Jolly New Songs review - Pitchfork
Though few of the genre’s songwriters would admit as much, lyrics tend to be an afterthought in psych-rock. They are more like a formality, setting a place for the sonic theatrics and flamboyant guitars that many bands of this sort take far more pleasure in. For the Polish psych quartet Trupa Trupa, however, lyrics are a delicacy. Frontman Grzegorz Kwiatkowski has several books of poetry to his name. And although he limits his words on Trupa Trupa’s nimble new LP Jolly New Songs, rationing them like shaved truffles, he brings a poet’s love of language to the ones he does deploy, lingering on them, repeating them, embellishing them, and savoring the space between them.
Of course, the band’s respect for language doesn’t preclude them from having a little fun at its expense. Trupa roughly translates to “corpse,” a word that presumably carries the same balance of morbidity and whimsy in Polish as it does in English, and their band name says everything you need to know about their gallows humor. Throughout Jolly New Songs, Kwiatkowski laughs in the face of defeat, mining joy from the macabre. “Think I am wounded and wounded now/Think I am wounded,” Kwiatkowski sputters like a shaken cola can on “Falling,” too delighted by the phonetic pleasures of the word “woooounded” to focus on the more pressing concern. “Lying with you/Without a move/The coffin so smooth,” he croons suavely on “Coffin,” a song that opens with leisurely before it pivots into a downpour of drone.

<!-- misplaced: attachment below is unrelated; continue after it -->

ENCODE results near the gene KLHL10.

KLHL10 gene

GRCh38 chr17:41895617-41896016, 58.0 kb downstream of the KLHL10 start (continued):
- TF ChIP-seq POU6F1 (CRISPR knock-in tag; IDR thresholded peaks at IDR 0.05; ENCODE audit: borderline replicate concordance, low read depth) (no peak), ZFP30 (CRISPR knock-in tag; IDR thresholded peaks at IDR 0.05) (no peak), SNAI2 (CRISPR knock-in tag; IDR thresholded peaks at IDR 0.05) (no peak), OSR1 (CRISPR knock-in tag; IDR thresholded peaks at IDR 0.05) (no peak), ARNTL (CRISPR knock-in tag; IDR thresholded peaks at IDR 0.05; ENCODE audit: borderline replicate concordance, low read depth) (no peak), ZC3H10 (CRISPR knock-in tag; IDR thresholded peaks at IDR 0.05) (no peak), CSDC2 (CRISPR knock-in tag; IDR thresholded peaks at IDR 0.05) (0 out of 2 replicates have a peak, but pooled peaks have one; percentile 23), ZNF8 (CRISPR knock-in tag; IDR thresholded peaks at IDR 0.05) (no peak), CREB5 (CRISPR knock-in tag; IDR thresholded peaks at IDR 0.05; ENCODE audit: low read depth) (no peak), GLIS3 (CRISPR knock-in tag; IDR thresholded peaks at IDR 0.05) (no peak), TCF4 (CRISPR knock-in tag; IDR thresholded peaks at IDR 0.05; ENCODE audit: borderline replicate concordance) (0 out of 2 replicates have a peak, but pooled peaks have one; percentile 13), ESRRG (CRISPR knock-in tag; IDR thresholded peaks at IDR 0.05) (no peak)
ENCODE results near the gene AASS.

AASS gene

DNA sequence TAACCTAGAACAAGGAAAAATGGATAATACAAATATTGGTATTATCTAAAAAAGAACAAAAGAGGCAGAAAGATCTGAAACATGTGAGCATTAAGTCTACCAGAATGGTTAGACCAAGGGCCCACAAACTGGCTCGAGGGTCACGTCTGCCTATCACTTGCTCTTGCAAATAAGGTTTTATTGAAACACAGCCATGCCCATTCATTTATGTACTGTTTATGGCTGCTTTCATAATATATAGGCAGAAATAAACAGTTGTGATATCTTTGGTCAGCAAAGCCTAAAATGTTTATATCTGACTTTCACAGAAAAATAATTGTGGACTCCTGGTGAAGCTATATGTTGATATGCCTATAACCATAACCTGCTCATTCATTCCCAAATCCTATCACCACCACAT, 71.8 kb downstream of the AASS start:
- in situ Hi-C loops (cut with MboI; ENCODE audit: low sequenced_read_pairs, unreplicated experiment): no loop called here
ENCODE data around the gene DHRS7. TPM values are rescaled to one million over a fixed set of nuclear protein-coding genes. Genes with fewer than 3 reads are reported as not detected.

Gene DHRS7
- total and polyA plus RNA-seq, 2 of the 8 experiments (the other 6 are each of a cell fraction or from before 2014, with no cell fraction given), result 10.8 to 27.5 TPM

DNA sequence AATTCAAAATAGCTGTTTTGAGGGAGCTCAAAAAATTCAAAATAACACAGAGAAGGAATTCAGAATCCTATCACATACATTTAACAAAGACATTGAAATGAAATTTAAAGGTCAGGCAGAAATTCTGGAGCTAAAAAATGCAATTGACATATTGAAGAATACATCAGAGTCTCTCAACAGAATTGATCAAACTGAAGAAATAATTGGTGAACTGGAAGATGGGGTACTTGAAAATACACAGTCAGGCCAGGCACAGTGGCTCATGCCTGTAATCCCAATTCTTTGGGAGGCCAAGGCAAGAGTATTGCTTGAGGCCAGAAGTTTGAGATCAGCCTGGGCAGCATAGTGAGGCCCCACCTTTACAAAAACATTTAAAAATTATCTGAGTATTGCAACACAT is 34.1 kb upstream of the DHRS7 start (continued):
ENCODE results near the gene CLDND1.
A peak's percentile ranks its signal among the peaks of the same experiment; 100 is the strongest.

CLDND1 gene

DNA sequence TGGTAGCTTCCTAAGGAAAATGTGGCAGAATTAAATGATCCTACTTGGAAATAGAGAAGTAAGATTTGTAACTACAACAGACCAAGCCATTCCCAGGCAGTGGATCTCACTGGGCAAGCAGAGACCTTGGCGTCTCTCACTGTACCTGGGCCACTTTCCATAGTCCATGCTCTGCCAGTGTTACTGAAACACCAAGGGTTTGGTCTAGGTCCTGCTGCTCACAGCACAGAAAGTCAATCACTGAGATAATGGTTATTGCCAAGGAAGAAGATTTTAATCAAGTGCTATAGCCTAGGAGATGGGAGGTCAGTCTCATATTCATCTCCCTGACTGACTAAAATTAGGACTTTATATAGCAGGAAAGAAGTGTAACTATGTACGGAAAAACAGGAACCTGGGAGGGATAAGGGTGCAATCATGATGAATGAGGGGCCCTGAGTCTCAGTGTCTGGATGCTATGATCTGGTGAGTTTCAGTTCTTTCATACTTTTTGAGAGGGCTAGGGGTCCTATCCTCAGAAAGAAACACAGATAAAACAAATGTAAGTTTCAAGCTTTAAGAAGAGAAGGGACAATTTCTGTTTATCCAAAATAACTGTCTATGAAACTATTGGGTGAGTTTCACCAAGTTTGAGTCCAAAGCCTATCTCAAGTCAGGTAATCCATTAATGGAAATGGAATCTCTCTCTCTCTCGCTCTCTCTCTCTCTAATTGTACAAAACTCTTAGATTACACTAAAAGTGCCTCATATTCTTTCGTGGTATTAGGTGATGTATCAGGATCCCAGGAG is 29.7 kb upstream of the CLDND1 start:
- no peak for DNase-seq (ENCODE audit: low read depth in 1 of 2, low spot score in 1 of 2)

Trupa Trupa pack the record with those kinds of twist endings and fake-outs. “Jolly New Song,” which isn’t conventionally jolly but does initially carry a certain pep, eventually wilts into a rotted wreck of noise before it ends with the same abrupt cut to black as Dinosaur Jr.’s “Just Like Heaven” cover. Opener “Against Breaking Heart of a Breaking Heart Beauty” abandons its steady tempo to dizzy itself with a finale of seasick circus organs. In the hands of a heavier band, these disruption tactics might be played for maximum punishment, but here they feel more like mischief, an outlet for the group’s prankster energy.
Jolly New Songs blurs the lines between the wry and the genuinely unsettling so effectively that it’s rarely entirely clear when, or if, the band is joking. When Kwiatkowski’s voice takes on a bit of a punk sneer on “Never Forget,” a track with tantalizing shades of Unwound’s autumnal masterpiece Leaves Turn Inside You, he can sound a bit like Howard Devoto of Magazine, a flicked switchblade with an unclear target. “We never, we never forget humiliation,” Kwiatkowski sings, implicitly promising retribution. Even the songs that aren’t overtly nihilistic carry an ominous gloom, with bass lines that nip like a late-November frost.
The tradeoff for all that mood setting is that Jolly New Songs falls a little short in the fireworks department, especially compared to the work of showier psych bands like Dungen or Thee Oh Sees. Psych fans who seek out this music mostly for the knockout, “holy fuck!” moments aren’t going to find many here, but what they will find is a record that lingers longer than most, one that derives its power less by skirting conventions than by veiling its intentions.